Hiking around Iceland’s breathtaking sites

Traveling to Iceland in the summer means missing out on seeing the northern lights, but one of the biggest summer draws is the ability to hike on various trails during a trip around the Ring Road.

Hiking throughout the land of fire and ice is a great way to observe the gorgeous terrain and geological landmarks of the island. Keep in mind, while hiking in Iceland, the weather can be fairly unpredictable, so be sure to be equipped with water-resistant hiking books and an all weather jacket.


There’s nothing quite as thrilling, beautiful and horribly frightening as being lowered 700 feet into a volcano — even if it has been dormant for about 4,000 years.

Guided hiking tours into Þríhnúkagígur include taking a bus from Reykjavik to a ski resort in the surrounding lava field before walking the two  mile trail to the base camp. Inside the camp, you will receive a helmet and harness, then smaller tour groups will hike to the top of the volcano to be lowered into the magma chamber on a window washing machine.

The hike is fairly easy with the most difficult part being the ascension from the base of the volcano to the peak.

Expensive as it might be — the cost of a single ticket is ISK 42,000 ($388) — skimping on the cost of accommodations during the trip in order to go on this hike is definitely worth it.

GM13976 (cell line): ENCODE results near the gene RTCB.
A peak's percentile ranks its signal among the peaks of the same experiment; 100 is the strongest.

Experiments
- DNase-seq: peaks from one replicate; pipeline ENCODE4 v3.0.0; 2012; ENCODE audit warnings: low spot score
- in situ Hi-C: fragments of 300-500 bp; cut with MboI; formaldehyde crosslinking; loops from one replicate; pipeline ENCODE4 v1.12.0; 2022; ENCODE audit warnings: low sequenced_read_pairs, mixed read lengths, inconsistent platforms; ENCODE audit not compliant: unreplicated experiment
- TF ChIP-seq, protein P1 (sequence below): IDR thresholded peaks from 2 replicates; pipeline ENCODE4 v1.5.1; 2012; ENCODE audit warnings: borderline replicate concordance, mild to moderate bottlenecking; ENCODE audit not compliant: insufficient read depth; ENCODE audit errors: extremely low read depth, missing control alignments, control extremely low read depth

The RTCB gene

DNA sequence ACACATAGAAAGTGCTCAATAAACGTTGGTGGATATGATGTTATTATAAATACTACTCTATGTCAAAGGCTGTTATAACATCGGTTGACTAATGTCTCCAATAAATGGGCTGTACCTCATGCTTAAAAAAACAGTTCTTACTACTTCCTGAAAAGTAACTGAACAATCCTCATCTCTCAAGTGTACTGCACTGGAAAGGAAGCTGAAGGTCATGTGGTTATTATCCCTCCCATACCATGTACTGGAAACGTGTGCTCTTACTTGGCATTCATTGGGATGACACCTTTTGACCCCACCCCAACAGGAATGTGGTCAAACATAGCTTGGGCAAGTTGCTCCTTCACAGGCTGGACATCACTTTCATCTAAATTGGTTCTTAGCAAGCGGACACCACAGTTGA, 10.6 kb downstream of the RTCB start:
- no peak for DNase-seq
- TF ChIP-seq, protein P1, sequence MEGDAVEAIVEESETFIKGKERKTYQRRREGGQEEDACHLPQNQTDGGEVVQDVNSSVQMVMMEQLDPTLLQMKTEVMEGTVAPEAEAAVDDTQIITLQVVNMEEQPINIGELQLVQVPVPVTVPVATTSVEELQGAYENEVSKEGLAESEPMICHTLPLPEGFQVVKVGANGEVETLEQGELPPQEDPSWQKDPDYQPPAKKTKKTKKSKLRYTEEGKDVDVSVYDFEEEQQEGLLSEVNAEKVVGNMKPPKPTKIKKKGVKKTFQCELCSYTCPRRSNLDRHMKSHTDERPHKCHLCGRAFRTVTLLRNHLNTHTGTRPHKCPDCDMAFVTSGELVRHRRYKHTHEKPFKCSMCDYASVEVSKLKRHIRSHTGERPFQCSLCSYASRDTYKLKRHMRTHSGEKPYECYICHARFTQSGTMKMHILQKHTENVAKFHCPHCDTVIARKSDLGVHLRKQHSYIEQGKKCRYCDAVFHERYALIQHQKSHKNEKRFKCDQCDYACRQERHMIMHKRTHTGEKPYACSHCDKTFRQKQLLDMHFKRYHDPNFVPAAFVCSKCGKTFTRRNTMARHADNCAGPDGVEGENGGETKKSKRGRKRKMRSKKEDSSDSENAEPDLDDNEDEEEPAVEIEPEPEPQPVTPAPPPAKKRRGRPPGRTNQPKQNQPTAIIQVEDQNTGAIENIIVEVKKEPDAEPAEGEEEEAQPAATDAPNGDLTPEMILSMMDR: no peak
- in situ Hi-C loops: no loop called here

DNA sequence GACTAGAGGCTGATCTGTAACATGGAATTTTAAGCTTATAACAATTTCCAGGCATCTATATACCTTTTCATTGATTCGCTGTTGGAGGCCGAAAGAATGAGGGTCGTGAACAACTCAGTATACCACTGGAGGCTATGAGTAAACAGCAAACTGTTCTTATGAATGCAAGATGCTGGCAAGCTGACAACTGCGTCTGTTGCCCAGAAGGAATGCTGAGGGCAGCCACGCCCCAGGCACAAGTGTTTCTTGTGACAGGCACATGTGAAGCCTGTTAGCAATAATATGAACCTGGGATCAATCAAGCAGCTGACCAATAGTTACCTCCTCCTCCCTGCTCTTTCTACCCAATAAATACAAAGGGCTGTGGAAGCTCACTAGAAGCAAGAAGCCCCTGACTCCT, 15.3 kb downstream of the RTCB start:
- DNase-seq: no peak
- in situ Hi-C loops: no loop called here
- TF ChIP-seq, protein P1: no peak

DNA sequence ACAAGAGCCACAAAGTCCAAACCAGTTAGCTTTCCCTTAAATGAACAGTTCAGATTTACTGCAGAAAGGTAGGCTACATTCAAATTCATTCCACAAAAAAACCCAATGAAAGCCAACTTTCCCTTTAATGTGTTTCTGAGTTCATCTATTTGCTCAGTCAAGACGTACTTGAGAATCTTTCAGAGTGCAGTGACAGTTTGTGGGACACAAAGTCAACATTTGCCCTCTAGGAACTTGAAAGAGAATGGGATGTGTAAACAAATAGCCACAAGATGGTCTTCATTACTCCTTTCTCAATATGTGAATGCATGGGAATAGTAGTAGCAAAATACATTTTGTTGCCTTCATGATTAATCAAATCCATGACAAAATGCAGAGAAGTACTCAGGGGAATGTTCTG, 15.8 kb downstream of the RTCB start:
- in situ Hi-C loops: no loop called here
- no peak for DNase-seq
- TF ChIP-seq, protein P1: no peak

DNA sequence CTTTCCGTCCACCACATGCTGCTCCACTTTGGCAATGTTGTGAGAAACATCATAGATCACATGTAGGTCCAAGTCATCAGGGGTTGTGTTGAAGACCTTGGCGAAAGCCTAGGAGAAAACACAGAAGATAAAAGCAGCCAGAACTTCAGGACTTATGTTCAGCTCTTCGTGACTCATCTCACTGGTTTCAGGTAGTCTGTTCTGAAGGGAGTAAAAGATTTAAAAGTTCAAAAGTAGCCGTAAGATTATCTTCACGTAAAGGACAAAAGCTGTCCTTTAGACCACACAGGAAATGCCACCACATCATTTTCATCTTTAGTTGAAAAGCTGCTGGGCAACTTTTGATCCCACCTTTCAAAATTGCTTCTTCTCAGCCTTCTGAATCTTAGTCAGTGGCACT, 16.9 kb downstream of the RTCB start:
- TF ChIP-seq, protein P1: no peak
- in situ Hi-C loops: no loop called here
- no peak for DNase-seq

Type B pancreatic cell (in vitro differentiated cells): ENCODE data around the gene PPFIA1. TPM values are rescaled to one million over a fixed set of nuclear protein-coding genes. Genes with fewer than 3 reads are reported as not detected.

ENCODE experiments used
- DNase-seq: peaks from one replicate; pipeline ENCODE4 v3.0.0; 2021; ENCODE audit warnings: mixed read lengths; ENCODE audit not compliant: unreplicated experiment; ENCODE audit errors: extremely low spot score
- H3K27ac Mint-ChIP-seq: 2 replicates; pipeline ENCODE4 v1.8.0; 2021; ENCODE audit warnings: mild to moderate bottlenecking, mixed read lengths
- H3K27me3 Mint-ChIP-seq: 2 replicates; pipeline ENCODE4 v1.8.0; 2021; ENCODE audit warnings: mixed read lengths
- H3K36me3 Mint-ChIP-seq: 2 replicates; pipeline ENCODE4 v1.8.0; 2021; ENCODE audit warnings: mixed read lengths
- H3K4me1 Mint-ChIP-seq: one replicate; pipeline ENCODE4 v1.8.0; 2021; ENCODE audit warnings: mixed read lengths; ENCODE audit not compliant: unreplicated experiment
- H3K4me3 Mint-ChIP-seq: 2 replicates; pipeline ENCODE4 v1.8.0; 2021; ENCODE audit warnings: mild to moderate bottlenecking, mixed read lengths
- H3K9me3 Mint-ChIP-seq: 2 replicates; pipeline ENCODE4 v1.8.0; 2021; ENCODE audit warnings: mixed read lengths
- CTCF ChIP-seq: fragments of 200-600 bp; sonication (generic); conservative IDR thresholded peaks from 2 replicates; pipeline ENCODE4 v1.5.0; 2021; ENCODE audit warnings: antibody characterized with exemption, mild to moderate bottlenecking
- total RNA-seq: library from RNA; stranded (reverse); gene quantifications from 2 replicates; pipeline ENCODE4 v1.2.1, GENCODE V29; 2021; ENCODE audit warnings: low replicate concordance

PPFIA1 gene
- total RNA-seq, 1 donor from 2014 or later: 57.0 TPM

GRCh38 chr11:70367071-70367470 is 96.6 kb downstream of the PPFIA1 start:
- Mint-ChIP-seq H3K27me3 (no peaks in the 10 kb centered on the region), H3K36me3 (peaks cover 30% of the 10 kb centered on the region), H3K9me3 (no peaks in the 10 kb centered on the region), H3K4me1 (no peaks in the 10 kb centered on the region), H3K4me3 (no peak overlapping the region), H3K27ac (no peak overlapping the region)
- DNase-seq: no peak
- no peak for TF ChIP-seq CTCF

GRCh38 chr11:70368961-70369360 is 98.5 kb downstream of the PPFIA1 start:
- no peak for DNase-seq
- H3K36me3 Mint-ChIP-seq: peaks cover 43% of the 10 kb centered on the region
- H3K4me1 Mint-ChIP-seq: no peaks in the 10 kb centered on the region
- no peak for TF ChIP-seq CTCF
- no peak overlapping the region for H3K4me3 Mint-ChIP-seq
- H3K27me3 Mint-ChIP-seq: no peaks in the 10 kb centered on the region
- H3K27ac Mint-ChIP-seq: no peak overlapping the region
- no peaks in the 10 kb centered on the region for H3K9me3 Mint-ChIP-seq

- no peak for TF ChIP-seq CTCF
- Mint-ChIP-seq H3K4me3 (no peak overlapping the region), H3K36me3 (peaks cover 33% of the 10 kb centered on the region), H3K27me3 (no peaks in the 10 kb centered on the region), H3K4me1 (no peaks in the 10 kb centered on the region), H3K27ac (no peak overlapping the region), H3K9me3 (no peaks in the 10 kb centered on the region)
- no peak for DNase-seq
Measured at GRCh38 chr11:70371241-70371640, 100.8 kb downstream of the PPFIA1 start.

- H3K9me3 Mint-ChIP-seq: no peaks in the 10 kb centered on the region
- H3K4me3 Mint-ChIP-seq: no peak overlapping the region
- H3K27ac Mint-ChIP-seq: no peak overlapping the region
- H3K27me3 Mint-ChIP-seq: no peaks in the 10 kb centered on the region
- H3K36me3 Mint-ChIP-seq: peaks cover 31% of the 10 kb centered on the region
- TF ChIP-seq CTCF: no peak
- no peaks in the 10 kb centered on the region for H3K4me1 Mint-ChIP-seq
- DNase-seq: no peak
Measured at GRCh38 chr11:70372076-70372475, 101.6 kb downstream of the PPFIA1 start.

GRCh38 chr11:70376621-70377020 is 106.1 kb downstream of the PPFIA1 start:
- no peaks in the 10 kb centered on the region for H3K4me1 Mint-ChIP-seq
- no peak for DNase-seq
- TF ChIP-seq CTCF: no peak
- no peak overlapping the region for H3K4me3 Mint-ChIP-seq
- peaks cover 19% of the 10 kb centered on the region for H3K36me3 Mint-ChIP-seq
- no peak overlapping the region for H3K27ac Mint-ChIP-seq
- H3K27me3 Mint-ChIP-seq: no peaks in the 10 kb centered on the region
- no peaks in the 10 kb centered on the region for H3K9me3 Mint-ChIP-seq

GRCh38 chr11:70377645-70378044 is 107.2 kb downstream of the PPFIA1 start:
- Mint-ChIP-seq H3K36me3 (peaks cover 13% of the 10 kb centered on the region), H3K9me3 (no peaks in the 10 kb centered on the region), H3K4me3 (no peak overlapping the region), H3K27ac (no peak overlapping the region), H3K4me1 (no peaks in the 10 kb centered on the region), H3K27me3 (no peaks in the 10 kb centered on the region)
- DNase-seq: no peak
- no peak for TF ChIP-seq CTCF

Glacial hikes are also available as part of guided tour options while traveling in Iceland. While there are several options to choose from, one of the hikes is offered by Glacier Guides and begins at Skaftafell in the Vatnajökull National Park.

Drivers bring you to Falljokull (the falling glacier) on a bus before tour guides lead the way around the glacial lake and up the glacier. In the distance you will sometimes hear what sounds like thunder but is actually the crashing of pieces of the glacier falling down.

Make sure to wear warm layers that you can easily remove, as climbing up the glacier can make you a little warm. Also be sure to wear sturdy hiking boots to attach the crampons to, and while the hike itself is easy, having metal claws attached to your feet can take a little time to get used to.

The trip only takes about three and a half hours, so if you schedule it early enough in the day, there is still time for a second short hike to the Svartifoss waterfall at Skaftafell.

Svartifoss is a waterfall that is distinguishable by its hexagonal, basalt columns. It takes about 45 minutes to hike up to the waterfall, making for a beautifully scenic detour.


Located in northern Iceland, Hverfjall is a 1,300 foot tall volcanic explosion crater that was formed about 2,500 years ago.

Hverfjall’s two trails are easy but steep, upward hikes to the top of the crater, and it takes about 20 to 30 minutes to climb. Once on top, visitors can walk along the rim to view the inside of the crater and see beautiful views of the surrounding area.

Lake Mývatn can be seen from the top, and once off the volcano, make sure to stop at the Grjótagjá hot spring cave made famous from a scene in the HBO series “Game of Thrones.”

This article was also published in The Daily Aztec.


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